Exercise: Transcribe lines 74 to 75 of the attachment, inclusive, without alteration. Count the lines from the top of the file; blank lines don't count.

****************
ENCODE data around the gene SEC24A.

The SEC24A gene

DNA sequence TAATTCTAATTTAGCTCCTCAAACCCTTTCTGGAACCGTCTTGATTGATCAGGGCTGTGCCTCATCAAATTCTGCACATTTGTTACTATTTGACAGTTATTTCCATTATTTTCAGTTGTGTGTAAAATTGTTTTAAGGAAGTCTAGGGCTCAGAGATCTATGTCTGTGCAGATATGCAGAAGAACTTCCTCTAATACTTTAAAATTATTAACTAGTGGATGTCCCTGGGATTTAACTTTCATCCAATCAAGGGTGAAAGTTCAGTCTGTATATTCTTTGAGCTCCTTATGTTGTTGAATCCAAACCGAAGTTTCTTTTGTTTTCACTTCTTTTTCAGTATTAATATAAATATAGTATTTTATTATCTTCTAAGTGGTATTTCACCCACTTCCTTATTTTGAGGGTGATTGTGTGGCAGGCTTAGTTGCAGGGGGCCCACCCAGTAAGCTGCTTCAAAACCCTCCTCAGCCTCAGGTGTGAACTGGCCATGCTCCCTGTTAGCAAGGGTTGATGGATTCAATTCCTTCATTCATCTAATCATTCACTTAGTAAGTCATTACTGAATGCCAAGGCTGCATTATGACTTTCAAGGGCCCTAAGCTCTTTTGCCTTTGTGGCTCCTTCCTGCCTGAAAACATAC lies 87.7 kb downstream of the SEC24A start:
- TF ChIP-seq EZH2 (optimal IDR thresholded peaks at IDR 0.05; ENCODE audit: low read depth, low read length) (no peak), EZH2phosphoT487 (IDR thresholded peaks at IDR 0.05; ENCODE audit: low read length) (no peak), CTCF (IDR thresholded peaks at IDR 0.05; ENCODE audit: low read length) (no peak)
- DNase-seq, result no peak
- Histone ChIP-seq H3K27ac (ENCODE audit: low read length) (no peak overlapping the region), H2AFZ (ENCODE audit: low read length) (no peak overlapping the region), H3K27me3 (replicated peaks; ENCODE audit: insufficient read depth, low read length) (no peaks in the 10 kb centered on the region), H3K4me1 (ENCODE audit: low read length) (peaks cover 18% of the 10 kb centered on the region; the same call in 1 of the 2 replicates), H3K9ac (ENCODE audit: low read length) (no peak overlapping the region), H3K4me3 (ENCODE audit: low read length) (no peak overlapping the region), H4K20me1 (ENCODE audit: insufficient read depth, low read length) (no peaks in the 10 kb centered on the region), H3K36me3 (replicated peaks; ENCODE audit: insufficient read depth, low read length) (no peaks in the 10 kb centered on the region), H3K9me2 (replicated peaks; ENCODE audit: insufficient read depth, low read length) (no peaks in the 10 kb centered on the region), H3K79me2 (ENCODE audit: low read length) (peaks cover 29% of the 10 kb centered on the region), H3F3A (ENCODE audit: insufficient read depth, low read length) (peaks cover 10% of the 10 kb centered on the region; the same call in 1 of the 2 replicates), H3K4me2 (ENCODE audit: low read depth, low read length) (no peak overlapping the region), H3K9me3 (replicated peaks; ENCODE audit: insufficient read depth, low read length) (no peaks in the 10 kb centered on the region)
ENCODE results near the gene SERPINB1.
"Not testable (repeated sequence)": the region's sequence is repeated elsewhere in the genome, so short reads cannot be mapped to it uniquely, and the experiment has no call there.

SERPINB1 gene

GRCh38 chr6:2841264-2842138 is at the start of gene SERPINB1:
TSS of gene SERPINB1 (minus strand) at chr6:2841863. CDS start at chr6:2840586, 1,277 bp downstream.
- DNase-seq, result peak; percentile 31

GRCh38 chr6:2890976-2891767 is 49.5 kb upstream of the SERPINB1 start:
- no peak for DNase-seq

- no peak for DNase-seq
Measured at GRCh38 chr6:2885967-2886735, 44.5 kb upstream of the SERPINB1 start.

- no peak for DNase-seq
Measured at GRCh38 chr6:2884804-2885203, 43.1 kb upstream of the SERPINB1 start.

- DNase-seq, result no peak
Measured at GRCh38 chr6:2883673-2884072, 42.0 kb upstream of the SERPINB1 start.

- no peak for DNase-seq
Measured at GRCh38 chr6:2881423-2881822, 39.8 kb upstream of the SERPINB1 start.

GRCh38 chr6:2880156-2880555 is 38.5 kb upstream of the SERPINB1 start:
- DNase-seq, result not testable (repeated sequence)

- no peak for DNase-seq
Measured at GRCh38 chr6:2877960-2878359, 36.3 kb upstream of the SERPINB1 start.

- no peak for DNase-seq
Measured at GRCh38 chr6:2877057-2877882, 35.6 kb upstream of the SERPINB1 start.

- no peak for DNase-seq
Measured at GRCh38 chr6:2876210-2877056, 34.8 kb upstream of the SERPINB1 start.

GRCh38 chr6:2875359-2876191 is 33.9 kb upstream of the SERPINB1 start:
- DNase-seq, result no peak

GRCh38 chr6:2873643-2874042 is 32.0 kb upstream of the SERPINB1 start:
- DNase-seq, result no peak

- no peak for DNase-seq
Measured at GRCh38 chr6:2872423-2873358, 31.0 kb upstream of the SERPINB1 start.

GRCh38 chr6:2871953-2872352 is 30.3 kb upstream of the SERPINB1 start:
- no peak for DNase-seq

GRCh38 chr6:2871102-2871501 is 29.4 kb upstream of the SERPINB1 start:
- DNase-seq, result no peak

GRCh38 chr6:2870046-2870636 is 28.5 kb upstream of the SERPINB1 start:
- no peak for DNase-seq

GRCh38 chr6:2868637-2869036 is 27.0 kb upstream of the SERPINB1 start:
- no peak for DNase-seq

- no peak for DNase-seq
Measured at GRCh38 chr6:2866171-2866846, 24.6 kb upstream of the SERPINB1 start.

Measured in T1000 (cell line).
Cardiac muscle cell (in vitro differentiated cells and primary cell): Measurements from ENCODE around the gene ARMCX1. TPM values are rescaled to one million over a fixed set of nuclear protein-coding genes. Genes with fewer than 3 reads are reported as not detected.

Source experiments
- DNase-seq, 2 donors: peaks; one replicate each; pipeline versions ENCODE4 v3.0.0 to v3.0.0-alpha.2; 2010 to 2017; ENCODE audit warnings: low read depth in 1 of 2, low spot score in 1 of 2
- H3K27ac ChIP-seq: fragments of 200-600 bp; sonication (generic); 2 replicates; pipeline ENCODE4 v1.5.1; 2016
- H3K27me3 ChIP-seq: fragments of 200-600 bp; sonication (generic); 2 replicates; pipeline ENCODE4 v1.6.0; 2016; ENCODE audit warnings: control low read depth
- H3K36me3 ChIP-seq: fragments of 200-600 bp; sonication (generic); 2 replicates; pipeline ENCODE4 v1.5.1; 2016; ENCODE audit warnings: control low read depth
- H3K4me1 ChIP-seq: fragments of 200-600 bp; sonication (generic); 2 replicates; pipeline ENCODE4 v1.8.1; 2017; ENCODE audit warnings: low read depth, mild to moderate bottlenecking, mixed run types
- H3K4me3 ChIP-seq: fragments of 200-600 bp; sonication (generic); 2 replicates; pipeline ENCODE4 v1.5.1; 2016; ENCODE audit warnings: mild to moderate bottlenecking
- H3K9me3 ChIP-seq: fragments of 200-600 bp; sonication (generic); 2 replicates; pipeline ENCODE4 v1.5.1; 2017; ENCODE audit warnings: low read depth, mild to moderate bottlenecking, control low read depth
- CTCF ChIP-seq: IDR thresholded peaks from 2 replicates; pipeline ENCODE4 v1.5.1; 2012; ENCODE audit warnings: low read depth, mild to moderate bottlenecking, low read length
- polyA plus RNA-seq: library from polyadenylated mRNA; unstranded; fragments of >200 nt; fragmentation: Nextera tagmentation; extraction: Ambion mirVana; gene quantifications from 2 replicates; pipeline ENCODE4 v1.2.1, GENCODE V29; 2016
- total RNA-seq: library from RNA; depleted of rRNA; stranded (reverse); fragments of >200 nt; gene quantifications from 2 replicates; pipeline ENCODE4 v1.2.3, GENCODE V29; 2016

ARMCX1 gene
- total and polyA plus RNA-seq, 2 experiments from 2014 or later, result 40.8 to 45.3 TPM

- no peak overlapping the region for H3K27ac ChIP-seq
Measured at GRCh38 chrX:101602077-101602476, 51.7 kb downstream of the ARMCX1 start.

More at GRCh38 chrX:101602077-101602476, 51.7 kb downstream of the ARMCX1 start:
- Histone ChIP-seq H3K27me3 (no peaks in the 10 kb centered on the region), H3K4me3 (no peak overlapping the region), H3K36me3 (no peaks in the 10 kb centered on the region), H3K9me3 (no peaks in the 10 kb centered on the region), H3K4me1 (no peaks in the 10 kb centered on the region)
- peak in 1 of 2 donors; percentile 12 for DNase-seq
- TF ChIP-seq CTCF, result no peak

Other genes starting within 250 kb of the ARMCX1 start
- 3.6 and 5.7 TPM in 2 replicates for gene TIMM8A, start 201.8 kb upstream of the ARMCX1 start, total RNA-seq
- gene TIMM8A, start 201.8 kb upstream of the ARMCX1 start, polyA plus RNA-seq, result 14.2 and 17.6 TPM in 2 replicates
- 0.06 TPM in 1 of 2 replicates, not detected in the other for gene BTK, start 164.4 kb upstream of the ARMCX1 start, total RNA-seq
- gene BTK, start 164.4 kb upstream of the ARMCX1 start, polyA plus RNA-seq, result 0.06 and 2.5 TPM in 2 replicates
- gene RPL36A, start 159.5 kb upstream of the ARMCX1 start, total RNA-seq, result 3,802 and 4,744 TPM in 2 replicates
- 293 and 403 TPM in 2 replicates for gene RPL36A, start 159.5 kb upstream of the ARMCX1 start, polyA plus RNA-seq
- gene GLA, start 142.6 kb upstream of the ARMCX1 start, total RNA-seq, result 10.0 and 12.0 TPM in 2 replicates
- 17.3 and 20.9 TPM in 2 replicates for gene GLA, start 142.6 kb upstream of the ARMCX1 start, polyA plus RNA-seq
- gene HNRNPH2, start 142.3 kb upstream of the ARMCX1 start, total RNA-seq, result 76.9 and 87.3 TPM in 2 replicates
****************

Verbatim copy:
- 293 and 403 TPM in 2 replicates for gene RPL36A, start 159.5 kb upstream of the ARMCX1 start, polyA plus RNA-seq
- gene GLA, start 142.6 kb upstream of the ARMCX1 start, total RNA-seq, result 10.0 and 12.0 TPM in 2 replicates